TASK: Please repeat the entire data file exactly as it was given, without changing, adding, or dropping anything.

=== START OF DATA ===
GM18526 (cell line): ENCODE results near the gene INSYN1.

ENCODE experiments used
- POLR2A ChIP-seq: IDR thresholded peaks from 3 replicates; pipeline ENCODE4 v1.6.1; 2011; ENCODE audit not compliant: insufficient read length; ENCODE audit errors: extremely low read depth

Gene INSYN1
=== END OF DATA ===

GM18526 (cell line): ENCODE results near the gene INSYN1.

ENCODE experiments used
- POLR2A ChIP-seq: IDR thresholded peaks from 3 replicates; pipeline ENCODE4 v1.6.1; 2011; ENCODE audit not compliant: insufficient read length; ENCODE audit errors: extremely low read depth

Gene INSYN1